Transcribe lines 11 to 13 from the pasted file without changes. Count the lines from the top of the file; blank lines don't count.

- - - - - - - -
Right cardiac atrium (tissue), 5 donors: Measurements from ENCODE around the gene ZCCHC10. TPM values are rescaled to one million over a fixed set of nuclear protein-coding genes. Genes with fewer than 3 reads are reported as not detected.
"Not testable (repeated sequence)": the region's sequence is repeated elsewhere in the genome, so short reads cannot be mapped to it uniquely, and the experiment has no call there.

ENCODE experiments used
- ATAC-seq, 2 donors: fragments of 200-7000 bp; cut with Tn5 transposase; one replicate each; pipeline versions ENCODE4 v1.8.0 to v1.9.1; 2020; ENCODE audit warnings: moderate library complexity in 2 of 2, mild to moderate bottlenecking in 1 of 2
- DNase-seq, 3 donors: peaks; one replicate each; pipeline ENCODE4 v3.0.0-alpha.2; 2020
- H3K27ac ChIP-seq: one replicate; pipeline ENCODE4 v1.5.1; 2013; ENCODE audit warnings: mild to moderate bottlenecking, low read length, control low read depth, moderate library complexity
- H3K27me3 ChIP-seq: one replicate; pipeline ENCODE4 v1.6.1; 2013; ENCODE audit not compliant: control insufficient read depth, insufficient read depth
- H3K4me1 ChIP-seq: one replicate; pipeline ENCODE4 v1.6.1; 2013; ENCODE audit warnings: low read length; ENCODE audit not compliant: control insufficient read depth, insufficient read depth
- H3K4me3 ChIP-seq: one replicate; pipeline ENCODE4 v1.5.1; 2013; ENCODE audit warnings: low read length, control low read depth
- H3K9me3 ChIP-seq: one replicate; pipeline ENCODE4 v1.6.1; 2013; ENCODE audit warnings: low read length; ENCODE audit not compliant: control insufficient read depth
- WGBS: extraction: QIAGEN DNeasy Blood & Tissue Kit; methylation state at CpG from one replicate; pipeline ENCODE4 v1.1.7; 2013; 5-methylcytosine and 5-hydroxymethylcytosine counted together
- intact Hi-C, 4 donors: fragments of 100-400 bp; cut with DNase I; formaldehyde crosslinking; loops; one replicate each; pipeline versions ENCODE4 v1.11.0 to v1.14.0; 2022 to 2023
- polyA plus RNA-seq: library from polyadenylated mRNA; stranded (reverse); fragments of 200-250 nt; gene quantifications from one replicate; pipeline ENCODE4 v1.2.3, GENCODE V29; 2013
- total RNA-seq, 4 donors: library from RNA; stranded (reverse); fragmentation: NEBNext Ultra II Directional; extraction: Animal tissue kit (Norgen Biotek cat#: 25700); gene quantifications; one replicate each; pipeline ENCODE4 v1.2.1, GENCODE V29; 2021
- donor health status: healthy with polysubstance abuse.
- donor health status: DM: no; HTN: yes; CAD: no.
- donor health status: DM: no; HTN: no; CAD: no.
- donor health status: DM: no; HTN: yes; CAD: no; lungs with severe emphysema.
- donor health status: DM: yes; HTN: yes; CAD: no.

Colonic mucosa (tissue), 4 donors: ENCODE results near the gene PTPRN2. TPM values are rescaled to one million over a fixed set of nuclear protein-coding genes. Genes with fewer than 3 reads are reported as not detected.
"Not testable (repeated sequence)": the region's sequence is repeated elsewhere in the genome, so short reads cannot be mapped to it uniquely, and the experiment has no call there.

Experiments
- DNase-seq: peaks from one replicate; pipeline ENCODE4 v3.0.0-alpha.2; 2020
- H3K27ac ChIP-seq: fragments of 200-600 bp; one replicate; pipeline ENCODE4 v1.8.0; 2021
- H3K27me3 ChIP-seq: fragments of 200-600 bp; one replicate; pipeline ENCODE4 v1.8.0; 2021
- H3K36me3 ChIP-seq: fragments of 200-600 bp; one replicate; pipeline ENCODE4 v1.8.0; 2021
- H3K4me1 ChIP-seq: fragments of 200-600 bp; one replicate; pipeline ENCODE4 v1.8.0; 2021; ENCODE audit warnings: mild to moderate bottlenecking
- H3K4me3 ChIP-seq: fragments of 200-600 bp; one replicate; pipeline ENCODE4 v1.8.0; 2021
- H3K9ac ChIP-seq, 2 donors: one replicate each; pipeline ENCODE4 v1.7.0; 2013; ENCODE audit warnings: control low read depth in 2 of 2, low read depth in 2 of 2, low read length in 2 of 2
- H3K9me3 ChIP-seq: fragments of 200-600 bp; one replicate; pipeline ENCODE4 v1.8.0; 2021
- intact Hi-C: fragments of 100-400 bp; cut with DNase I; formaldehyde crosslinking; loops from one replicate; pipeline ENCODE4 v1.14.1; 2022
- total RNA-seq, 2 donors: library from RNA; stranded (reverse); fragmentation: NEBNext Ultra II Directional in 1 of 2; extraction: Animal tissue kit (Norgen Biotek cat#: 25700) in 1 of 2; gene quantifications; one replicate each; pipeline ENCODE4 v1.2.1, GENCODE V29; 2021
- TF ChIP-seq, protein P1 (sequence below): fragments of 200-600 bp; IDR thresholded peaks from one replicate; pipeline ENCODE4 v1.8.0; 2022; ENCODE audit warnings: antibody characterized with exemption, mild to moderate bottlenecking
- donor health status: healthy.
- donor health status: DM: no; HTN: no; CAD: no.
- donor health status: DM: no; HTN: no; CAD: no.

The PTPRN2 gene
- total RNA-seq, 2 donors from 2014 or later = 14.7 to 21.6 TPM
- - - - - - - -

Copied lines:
- WGBS: extraction: QIAGEN DNeasy Blood & Tissue Kit; methylation state at CpG from one replicate; pipeline ENCODE4 v1.1.7; 2013; 5-methylcytosine and 5-hydroxymethylcytosine counted together
- intact Hi-C, 4 donors: fragments of 100-400 bp; cut with DNase I; formaldehyde crosslinking; loops; one replicate each; pipeline versions ENCODE4 v1.11.0 to v1.14.0; 2022 to 2023
- polyA plus RNA-seq: library from polyadenylated mRNA; stranded (reverse); fragments of 200-250 nt; gene quantifications from one replicate; pipeline ENCODE4 v1.2.3, GENCODE V29; 2013